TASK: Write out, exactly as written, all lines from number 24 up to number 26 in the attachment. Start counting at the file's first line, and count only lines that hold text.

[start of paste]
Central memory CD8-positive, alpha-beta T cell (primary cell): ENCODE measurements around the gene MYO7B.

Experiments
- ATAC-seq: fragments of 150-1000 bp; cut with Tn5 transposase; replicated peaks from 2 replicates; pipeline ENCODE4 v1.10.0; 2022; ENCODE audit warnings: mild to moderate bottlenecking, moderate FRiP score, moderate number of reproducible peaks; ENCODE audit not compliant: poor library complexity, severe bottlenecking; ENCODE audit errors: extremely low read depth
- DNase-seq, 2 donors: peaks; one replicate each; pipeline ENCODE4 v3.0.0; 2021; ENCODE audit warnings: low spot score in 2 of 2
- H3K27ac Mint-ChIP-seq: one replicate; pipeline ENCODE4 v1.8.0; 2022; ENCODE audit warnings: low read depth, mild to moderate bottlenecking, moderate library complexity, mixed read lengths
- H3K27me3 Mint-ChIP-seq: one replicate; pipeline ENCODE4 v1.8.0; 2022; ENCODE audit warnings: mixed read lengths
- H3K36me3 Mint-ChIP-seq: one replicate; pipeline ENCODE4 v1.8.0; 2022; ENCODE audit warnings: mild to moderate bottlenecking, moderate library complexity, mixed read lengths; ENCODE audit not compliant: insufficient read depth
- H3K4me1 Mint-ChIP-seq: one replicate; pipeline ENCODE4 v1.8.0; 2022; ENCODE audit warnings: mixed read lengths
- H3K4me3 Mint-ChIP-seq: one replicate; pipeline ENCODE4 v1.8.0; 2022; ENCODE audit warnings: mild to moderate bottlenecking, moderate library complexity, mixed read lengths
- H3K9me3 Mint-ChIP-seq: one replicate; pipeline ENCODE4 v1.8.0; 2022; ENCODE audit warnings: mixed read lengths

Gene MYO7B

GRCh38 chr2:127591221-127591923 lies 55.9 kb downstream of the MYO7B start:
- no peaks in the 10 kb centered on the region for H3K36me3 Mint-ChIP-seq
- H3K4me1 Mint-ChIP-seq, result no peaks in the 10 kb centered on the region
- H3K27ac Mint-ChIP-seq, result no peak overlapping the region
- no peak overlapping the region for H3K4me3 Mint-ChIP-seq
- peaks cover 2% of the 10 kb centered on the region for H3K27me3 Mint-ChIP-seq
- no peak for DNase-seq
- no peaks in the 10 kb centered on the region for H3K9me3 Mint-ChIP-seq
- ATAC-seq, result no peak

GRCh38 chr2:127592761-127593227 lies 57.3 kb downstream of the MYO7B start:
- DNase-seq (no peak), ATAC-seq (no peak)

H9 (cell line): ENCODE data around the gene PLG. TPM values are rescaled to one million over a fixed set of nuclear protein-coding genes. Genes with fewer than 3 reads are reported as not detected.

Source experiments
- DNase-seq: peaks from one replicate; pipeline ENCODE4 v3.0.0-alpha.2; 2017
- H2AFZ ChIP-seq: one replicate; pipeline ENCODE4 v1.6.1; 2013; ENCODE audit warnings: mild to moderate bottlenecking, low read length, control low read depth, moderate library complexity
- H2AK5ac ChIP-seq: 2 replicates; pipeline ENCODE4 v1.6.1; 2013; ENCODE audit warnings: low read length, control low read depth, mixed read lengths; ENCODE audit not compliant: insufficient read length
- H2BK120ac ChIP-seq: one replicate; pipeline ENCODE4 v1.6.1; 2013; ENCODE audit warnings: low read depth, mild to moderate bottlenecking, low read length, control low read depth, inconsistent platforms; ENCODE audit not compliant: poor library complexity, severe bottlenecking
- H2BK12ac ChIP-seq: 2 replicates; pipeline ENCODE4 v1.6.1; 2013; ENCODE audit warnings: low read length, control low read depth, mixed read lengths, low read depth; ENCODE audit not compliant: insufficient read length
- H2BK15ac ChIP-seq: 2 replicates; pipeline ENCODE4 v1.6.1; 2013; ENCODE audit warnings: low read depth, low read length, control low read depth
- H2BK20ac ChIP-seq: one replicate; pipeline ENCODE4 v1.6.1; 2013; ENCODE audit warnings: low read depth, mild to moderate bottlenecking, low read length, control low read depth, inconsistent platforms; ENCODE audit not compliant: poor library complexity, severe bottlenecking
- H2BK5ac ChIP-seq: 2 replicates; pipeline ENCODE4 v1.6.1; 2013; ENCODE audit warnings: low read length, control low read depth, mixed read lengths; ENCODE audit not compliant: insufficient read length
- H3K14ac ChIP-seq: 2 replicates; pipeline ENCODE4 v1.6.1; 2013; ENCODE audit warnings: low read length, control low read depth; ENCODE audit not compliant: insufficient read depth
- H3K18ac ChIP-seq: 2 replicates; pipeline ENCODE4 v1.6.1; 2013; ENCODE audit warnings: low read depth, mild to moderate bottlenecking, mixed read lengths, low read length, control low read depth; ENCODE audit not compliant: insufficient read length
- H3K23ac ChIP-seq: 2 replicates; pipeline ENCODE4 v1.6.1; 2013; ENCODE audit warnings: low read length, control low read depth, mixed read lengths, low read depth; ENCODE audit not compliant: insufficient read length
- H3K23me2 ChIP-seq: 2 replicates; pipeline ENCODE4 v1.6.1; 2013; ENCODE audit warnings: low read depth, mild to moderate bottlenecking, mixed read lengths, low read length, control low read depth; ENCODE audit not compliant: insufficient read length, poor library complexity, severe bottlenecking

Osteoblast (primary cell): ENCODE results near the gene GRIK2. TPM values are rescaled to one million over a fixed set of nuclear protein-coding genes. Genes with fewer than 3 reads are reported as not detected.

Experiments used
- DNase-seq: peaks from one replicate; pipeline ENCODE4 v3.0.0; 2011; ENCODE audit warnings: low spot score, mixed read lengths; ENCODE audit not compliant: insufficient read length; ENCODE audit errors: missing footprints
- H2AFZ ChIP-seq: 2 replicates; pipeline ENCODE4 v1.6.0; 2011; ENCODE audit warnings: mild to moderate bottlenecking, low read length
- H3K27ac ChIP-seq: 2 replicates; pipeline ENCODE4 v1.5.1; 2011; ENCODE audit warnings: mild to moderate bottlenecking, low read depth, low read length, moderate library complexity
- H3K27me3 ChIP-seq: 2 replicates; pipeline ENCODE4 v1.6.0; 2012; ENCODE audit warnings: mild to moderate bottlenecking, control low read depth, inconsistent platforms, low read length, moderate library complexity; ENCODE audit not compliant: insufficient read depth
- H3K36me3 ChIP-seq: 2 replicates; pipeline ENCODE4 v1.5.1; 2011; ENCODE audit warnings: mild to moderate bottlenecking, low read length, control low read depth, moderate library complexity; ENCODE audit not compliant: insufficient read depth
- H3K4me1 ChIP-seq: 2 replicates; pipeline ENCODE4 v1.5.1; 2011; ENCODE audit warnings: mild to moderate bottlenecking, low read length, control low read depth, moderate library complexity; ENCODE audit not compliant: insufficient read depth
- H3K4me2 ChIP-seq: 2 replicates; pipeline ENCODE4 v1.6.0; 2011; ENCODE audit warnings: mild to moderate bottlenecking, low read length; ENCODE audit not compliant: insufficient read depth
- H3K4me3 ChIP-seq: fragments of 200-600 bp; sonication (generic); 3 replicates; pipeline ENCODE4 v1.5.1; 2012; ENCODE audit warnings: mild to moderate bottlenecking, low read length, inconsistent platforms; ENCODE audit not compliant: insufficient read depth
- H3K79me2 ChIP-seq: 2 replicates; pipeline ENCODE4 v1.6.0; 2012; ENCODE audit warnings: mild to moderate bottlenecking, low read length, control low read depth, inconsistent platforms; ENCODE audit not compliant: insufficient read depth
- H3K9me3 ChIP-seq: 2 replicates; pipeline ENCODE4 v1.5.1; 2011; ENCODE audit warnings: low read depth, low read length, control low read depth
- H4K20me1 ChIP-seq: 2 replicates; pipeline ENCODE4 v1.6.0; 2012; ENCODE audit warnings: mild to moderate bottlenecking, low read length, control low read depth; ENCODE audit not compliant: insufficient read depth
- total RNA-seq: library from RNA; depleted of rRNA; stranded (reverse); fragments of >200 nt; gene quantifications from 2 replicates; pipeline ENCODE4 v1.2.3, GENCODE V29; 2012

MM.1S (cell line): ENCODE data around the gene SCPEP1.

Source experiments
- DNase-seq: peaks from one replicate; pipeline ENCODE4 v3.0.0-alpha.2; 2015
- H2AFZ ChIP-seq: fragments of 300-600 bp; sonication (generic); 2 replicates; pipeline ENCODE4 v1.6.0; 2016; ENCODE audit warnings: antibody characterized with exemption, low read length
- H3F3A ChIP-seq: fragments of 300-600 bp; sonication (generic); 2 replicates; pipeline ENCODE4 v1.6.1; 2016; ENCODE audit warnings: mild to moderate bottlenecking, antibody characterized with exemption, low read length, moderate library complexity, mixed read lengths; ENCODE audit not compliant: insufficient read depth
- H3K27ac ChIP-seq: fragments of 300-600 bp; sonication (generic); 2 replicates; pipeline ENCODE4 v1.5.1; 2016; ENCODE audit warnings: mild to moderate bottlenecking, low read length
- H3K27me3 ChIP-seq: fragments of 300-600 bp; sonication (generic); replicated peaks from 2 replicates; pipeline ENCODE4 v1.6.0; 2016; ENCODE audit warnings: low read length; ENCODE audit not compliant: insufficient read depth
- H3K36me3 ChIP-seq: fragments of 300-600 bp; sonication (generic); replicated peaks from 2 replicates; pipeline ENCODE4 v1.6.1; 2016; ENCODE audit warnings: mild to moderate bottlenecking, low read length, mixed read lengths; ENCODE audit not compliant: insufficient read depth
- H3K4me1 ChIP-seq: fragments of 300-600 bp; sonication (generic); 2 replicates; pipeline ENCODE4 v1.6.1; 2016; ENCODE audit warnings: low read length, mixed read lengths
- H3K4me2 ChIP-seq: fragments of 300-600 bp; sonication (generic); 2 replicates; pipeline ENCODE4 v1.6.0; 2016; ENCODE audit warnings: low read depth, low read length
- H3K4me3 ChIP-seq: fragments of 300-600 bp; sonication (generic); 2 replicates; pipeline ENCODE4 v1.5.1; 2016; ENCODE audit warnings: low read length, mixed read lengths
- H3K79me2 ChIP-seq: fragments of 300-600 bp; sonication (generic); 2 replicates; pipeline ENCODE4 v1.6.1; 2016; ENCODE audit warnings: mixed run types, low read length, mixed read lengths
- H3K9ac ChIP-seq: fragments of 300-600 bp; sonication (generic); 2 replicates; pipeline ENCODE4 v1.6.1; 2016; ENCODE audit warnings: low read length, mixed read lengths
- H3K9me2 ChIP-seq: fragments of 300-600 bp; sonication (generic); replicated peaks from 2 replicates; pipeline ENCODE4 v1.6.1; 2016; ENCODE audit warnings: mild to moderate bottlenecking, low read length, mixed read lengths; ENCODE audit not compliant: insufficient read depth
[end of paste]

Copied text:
Source experiments
- DNase-seq: peaks from one replicate; pipeline ENCODE4 v3.0.0-alpha.2; 2017
- H2AFZ ChIP-seq: one replicate; pipeline ENCODE4 v1.6.1; 2013; ENCODE audit warnings: mild to moderate bottlenecking, low read length, control low read depth, moderate library complexity